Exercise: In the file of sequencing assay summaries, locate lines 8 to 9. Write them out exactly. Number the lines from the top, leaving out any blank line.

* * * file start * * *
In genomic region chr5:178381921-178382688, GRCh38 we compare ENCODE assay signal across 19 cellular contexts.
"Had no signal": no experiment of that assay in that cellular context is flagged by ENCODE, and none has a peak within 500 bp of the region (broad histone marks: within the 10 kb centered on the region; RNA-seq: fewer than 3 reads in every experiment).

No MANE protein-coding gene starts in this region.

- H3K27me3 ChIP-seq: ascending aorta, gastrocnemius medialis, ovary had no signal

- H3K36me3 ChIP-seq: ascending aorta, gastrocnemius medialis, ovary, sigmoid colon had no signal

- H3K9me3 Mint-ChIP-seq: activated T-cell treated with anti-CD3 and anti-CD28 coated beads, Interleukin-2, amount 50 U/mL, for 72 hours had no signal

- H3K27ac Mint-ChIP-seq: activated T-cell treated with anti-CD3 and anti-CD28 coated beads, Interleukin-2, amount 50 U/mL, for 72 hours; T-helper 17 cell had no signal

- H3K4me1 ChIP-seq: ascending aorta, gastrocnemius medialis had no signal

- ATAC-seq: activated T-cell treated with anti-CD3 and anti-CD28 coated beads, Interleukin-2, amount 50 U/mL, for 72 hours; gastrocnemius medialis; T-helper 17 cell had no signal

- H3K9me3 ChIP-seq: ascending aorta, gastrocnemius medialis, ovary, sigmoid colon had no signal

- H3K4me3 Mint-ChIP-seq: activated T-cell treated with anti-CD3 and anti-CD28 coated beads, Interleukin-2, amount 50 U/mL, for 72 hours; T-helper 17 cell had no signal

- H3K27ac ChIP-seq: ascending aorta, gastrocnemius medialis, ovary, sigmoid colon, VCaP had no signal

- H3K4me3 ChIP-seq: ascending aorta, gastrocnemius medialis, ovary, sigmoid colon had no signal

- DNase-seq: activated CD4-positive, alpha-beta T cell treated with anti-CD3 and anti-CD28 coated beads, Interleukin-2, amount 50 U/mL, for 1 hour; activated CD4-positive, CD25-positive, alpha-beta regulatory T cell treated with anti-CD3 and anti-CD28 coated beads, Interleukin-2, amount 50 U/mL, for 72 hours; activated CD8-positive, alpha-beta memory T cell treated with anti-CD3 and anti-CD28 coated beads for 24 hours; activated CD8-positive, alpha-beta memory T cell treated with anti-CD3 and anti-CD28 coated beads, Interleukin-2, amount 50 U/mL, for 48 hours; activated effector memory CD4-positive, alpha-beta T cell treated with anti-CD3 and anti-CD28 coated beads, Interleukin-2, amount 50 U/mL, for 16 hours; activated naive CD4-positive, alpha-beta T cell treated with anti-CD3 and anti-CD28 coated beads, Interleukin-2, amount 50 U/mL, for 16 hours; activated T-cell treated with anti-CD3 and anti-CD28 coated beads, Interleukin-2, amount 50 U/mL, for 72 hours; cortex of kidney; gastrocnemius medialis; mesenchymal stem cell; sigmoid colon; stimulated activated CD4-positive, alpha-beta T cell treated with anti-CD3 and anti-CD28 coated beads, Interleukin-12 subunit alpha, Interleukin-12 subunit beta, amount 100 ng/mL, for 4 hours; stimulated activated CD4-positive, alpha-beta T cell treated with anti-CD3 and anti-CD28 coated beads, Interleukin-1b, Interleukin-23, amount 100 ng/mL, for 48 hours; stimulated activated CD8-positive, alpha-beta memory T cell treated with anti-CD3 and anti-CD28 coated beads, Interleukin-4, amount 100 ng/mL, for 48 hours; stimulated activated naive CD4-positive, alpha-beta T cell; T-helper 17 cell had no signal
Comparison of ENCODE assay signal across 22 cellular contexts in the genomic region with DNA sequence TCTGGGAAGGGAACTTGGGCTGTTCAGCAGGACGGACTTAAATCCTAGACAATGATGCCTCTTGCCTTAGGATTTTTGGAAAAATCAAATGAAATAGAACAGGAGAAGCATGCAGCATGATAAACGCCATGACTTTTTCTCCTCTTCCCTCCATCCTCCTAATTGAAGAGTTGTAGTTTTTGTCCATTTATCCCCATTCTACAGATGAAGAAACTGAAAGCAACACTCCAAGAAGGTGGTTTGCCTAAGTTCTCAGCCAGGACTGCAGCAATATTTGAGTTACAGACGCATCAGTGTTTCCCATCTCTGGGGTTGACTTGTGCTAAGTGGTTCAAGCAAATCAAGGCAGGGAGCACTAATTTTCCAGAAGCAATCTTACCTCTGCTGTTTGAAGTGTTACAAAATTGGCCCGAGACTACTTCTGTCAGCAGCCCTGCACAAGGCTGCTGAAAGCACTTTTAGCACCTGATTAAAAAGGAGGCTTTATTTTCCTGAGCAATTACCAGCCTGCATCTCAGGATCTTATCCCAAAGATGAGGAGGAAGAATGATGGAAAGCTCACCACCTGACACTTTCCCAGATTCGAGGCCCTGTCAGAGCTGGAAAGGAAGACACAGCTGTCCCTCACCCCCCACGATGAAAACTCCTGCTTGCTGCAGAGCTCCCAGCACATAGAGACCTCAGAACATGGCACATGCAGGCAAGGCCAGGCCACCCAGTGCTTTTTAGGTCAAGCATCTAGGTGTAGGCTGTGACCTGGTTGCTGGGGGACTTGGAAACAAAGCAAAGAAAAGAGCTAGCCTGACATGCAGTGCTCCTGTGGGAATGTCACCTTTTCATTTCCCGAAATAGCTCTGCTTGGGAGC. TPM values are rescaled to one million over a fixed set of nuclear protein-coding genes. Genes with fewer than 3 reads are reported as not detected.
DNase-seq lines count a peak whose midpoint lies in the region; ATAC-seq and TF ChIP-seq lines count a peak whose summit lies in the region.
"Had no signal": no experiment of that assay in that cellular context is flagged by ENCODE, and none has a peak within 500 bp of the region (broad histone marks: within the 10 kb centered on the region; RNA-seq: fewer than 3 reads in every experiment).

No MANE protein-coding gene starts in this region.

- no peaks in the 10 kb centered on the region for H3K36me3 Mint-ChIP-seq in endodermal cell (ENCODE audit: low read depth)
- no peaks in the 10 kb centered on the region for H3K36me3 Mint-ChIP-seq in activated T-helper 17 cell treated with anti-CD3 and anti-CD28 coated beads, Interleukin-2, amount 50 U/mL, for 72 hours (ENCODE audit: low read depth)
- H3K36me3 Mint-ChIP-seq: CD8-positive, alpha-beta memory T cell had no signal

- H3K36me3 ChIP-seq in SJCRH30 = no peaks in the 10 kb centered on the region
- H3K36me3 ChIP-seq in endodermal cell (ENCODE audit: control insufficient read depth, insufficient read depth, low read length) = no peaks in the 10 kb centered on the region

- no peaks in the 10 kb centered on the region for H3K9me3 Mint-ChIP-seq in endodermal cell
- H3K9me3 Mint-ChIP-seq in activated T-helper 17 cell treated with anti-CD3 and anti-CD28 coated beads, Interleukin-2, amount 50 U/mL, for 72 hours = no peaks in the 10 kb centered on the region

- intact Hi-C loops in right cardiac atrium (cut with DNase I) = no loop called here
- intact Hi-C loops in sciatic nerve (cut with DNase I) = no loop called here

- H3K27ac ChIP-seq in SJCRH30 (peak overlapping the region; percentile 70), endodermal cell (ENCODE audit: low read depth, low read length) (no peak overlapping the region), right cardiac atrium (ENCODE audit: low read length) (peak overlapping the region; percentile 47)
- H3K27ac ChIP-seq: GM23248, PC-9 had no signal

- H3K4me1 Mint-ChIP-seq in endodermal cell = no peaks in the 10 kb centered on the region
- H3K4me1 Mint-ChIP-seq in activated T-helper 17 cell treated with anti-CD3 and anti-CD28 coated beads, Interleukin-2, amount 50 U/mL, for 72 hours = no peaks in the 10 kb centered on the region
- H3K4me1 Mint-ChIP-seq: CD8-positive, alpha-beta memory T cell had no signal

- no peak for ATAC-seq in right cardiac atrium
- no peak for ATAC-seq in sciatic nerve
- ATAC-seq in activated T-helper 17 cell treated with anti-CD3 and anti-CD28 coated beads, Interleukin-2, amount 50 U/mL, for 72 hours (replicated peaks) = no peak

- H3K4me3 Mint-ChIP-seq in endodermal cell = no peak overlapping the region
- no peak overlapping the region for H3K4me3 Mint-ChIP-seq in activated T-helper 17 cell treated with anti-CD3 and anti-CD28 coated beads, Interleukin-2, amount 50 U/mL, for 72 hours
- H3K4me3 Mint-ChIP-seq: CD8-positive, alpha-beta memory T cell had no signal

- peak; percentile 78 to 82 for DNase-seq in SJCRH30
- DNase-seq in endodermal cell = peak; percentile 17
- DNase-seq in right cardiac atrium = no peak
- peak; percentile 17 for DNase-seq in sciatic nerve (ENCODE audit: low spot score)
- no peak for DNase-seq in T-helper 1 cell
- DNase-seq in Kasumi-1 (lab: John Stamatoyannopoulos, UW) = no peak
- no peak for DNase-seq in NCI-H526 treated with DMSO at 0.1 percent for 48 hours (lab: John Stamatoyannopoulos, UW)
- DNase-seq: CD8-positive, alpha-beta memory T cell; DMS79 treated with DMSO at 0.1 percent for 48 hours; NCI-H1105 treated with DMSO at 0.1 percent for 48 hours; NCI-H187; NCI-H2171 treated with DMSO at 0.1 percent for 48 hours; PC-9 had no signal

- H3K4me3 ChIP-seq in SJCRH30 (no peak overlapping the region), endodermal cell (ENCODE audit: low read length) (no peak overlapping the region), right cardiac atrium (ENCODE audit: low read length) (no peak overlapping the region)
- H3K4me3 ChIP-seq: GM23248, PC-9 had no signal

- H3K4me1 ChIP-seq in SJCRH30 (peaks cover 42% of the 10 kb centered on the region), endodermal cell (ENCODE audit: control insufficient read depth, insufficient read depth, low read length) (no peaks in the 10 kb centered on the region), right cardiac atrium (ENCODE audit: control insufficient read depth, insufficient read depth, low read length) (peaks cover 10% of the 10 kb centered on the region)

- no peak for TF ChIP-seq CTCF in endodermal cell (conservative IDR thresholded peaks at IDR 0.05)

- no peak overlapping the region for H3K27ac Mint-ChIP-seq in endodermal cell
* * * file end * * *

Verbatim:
- H3K4me1 ChIP-seq: ascending aorta, gastrocnemius medialis had no signal

- ATAC-seq: activated T-cell treated with anti-CD3 and anti-CD28 coated beads, Interleukin-2, amount 50 U/mL, for 72 hours; gastrocnemius medialis; T-helper 17 cell had no signal